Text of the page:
Published by Taylor Financial Group
Many of you own Day Hagan Tactical Dividend Strategy in your portfolios. As you will recall, Day Hagan purchases individual dividend paying companies and takes a risk sensitive approach to investing, which is one of the reasons we like them. However, year to date in this “growth” market, the strategy has struggled. Below, we explain some of the “why’s” behind any short-term underperformance.
The Day Hagan Tactical Dividend Strategy is designed to focus on high quality companies within the Russell 3000 with a ten-year history of strong dividends, balance sheet stability, and cash flow generation. Day Hagan’s rigorous screening process of Russell 3000 stocks generally yields a universe of 400 stocks eligible for inclusion in the portfolio. Day Hagan then performs a sector analysis to determine favored sectors of the market and will generally hold between 25 and 45 individual stocks with no industry representing more than 20% of the portfolio and no position representing more than 5% of the portfolio.
The Day Hagan strategy utilizes cash as a hedging mechanism to contain losses (as they did in 2008 when the strategy lost 17.91% compared to the Standard and Poor’s 500 Index loss of 38.49%). They strive to keep losses to a minimum in times of market turmoil, and attribute much of their long-term success to achieving this goal. The strategy returned 10.37% in 2016. More important, over the ten-year period ended February 28, 2017, the strategy has returned 7.03%, net of fees per year compared to the Standard and Poor’s 500 Index return of 7.61%. Not only has the strategy (net of fees) performed in line with the broad market over the long term, it has done so with less volatility and less drawdown as evidenced in 2008 when the strategy lost 17.91% compared to the 38.49% decline of the broad market.
However, year to date as of April 30, 2017, the strategy has returned 0.39% net of fees. These results reflect the highly defensive stance of the portfolio (currently holding over 30% cash). Their methodology indicates that the overall eligible universe of industries and companies are meaningfully overvalued. Keep in mind that their disciplined strategy only allows them to buy and hold positions trading at trough valuations with significant upside potential. The goal is to accumulate companies that are trading inexpensively, and sell these positions when they achieve fair value.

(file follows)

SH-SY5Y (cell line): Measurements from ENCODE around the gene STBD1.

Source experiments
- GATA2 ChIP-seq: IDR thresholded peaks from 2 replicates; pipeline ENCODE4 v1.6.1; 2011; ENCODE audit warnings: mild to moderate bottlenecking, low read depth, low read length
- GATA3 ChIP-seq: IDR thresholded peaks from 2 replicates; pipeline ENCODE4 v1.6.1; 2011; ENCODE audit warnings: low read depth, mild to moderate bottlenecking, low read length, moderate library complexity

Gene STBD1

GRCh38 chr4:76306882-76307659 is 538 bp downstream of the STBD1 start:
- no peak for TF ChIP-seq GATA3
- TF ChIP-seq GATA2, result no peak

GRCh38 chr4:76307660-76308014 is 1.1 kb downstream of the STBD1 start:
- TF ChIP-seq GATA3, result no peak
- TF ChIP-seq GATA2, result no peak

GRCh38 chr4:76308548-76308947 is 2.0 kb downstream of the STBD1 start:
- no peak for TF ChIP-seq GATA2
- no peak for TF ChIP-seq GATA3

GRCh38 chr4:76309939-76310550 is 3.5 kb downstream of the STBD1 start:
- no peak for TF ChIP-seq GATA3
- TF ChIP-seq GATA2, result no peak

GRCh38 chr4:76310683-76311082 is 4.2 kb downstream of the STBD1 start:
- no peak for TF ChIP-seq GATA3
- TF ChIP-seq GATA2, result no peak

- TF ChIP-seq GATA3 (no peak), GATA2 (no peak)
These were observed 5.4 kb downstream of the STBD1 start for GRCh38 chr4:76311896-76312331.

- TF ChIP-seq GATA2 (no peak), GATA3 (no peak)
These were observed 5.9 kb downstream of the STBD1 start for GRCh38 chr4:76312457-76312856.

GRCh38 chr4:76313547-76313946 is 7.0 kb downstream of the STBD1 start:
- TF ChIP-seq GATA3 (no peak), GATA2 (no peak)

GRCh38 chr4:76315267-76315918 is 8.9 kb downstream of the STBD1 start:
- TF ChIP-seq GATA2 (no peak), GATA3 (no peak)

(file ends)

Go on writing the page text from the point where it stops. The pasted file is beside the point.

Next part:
Retail – A Work in Progress
Day Hagan purchased four stocks – Costco, Wal-Mart, Kohl’s and Target, as their analysis indicated that these companies and the industry were undervalued. As of May 3, 2017, Costco and Wal-Mart were up ~20% and ~11%, respectively, since purchase in October of 2016, and Kohl’s and Target were down, respectively, ~9.2% and ~16.4% since purchase in October of 2016. However, based on analysis by Day Hagan, Kohl’s and Target are being priced as if their sales and margins are going to collapse, and this is extremely unlikely. Neither company has issues with solvency or liquidity and the reported accounting is sound. Often times, it is the companies that are smothered in pessimism, even though they maintain solid businesses, that offer the potential for healthy profits for the patient investor. Experience has also shown them that reversals in industry grouping trading at trough valuations tend to happen swiftly, and positioning is therefore critical.
On May 11, 2017, Day Hagan purchased a basket of short-duration, lower volatility, income-oriented ETF’s to enhance income as the portfolio is holding just over 30% in cash. The three ETF’s purchased (FLOT, BIL, MINT) target the use of investment-grade securities and are expected to provide a higher return than traditional money market funds. Day Hagan views these ETF’s as representing part of the strategy’s cash holdings. All of the ETF’s purchased reside within the Morningstar Ultrashort Bond category. Day Hagan continues to actively seek individual stock opportunities in which to invest that meet their risk / return requirements.
In short, we continue to believe in the managers as part of a diversified portfolio. If you have any questions about this strategy or would like to schedule an appointment, please contact us today.
Sources: Interim Update: A discussion of why we continue to hold retail and energy stocks, by Day Hagan Tactical Dividend, May 3, 2017.
The Standard & Poor’s 500 Index – Capitalization-weighted index of 500 stocks designed to measure performance of the broad domestic economy through changes in the aggregate market value of 500 stocks representing all major industries.
No strategy assures success or protects against loss. Investing involves risk, including possible loss of principal. Content in this material is for general information only and not intended to provide specific advice or recommendations for any individual.
Investment advisory services offered through CWM, LLC, an SEC Registered Investment Adviser.
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